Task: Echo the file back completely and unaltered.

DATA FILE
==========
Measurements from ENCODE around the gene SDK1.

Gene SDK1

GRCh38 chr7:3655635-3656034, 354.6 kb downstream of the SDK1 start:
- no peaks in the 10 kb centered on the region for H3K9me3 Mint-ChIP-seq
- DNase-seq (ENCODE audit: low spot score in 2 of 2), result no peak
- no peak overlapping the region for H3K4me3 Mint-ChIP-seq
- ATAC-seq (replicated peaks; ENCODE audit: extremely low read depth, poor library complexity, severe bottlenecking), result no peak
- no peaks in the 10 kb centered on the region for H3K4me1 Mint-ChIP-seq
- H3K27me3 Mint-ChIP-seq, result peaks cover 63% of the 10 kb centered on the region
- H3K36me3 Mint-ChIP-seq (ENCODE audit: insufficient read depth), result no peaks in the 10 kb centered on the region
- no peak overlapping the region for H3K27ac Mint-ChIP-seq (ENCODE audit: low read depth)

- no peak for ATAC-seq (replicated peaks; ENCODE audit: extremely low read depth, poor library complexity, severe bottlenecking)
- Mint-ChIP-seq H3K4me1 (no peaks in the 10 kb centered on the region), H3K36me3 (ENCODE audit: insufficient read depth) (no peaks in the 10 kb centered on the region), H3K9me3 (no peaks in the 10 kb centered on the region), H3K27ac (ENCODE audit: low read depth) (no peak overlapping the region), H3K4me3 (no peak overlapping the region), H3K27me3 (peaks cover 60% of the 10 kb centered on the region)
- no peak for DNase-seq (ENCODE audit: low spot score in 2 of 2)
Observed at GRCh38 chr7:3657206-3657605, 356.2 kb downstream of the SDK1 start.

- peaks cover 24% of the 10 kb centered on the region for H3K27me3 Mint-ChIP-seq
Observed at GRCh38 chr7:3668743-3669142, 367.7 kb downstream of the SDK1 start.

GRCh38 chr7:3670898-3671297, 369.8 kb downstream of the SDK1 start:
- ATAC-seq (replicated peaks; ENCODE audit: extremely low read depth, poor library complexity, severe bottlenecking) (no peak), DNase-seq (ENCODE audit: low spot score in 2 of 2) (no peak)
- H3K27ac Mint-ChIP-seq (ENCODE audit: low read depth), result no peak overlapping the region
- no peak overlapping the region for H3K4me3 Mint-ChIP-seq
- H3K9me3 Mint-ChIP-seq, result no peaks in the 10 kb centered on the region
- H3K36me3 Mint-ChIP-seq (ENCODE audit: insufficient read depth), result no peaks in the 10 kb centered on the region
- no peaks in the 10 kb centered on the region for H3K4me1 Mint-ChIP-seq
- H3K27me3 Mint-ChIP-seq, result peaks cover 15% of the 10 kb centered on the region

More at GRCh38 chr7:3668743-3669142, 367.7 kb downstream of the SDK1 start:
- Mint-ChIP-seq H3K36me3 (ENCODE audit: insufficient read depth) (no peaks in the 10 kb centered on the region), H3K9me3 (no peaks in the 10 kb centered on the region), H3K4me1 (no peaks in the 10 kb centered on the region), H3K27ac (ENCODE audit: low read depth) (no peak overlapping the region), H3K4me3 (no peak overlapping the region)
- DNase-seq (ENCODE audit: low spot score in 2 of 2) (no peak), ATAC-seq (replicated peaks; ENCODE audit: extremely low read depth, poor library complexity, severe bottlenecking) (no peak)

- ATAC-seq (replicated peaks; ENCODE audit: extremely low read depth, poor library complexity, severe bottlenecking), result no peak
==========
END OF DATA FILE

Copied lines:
Measurements from ENCODE around the gene SDK1.

Gene SDK1

GRCh38 chr7:3655635-3656034, 354.6 kb downstream of the SDK1 start:
- no peaks in the 10 kb centered on the region for H3K9me3 Mint-ChIP-seq
- DNase-seq (ENCODE audit: low spot score in 2 of 2), result no peak
- no peak overlapping the region for H3K4me3 Mint-ChIP-seq
- ATAC-seq (replicated peaks; ENCODE audit: extremely low read depth, poor library complexity, severe bottlenecking), result no peak
- no peaks in the 10 kb centered on the region for H3K4me1 Mint-ChIP-seq
- H3K27me3 Mint-ChIP-seq, result peaks cover 63% of the 10 kb centered on the region
- H3K36me3 Mint-ChIP-seq (ENCODE audit: insufficient read depth), result no peaks in the 10 kb centered on the region
- no peak overlapping the region for H3K27ac Mint-ChIP-seq (ENCODE audit: low read depth)

- no peak for ATAC-seq (replicated peaks; ENCODE audit: extremely low read depth, poor library complexity, severe bottlenecking)
- Mint-ChIP-seq H3K4me1 (no peaks in the 10 kb centered on the region), H3K36me3 (ENCODE audit: insufficient read depth) (no peaks in the 10 kb centered on the region), H3K9me3 (no peaks in the 10 kb centered on the region), H3K27ac (ENCODE audit: low read depth) (no peak overlapping the region), H3K4me3 (no peak overlapping the region), H3K27me3 (peaks cover 60% of the 10 kb centered on the region)
- no peak for DNase-seq (ENCODE audit: low spot score in 2 of 2)
Observed at GRCh38 chr7:3657206-3657605, 356.2 kb downstream of the SDK1 start.

- peaks cover 24% of the 10 kb centered on the region for H3K27me3 Mint-ChIP-seq
Observed at GRCh38 chr7:3668743-3669142, 367.7 kb downstream of the SDK1 start.

GRCh38 chr7:3670898-3671297, 369.8 kb downstream of the SDK1 start:
- ATAC-seq (replicated peaks; ENCODE audit: extremely low read depth, poor library complexity, severe bottlenecking) (no peak), DNase-seq (ENCODE audit: low spot score in 2 of 2) (no peak)
- H3K27ac Mint-ChIP-seq (ENCODE audit: low read depth), result no peak overlapping the region
- no peak overlapping the region for H3K4me3 Mint-ChIP-seq
- H3K9me3 Mint-ChIP-seq, result no peaks in the 10 kb centered on the region
- H3K36me3 Mint-ChIP-seq (ENCODE audit: insufficient read depth), result no peaks in the 10 kb centered on the region
- no peaks in the 10 kb centered on the region for H3K4me1 Mint-ChIP-seq
- H3K27me3 Mint-ChIP-seq, result peaks cover 15% of the 10 kb centered on the region

More at GRCh38 chr7:3668743-3669142, 367.7 kb downstream of the SDK1 start:
- Mint-ChIP-seq H3K36me3 (ENCODE audit: insufficient read depth) (no peaks in the 10 kb centered on the region), H3K9me3 (no peaks in the 10 kb centered on the region), H3K4me1 (no peaks in the 10 kb centered on the region), H3K27ac (ENCODE audit: low read depth) (no peak overlapping the region), H3K4me3 (no peak overlapping the region)
- DNase-seq (ENCODE audit: low spot score in 2 of 2) (no peak), ATAC-seq (replicated peaks; ENCODE audit: extremely low read depth, poor library complexity, severe bottlenecking) (no peak)

- ATAC-seq (replicated peaks; ENCODE audit: extremely low read depth, poor library complexity, severe bottlenecking), result no peak